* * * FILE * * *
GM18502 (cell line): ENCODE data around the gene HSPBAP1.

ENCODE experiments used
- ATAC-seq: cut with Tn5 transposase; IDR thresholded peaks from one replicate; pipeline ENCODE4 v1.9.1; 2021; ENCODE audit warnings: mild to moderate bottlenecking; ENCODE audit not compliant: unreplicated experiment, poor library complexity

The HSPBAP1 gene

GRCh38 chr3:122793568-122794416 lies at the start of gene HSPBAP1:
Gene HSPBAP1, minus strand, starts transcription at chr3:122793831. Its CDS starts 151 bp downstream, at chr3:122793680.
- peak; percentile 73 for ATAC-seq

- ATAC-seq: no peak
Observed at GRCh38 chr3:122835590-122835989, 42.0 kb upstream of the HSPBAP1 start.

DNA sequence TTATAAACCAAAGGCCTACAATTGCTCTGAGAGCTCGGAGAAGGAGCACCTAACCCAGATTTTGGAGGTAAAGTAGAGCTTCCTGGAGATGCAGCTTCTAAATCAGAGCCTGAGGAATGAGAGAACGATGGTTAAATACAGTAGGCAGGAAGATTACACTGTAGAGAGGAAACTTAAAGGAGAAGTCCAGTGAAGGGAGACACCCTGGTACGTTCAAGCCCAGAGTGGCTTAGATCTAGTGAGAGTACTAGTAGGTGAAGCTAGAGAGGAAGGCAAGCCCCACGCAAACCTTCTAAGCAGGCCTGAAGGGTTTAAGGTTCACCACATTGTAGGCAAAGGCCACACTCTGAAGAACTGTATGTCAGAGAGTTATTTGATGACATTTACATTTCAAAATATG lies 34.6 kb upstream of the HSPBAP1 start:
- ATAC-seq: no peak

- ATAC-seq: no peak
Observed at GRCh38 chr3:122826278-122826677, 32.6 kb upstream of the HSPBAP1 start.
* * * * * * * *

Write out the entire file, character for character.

GM18502 (cell line): ENCODE data around the gene HSPBAP1.

ENCODE experiments used
- ATAC-seq: cut with Tn5 transposase; IDR thresholded peaks from one replicate; pipeline ENCODE4 v1.9.1; 2021; ENCODE audit warnings: mild to moderate bottlenecking; ENCODE audit not compliant: unreplicated experiment, poor library complexity

The HSPBAP1 gene

GRCh38 chr3:122793568-122794416 lies at the start of gene HSPBAP1:
Gene HSPBAP1, minus strand, starts transcription at chr3:122793831. Its CDS starts 151 bp downstream, at chr3:122793680.
- peak; percentile 73 for ATAC-seq

- ATAC-seq: no peak
Observed at GRCh38 chr3:122835590-122835989, 42.0 kb upstream of the HSPBAP1 start.

DNA sequence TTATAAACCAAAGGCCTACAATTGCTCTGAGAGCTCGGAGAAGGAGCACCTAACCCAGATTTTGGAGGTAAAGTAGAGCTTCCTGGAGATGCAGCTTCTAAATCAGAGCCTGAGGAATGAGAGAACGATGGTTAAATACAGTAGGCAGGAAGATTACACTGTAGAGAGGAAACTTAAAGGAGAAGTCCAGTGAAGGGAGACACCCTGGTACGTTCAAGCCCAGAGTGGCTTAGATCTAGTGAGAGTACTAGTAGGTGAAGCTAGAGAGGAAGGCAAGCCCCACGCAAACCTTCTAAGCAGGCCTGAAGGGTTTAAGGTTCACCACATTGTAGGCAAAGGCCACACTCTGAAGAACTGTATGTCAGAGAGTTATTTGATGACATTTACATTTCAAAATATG lies 34.6 kb upstream of the HSPBAP1 start:
- ATAC-seq: no peak

- ATAC-seq: no peak
Observed at GRCh38 chr3:122826278-122826677, 32.6 kb upstream of the HSPBAP1 start.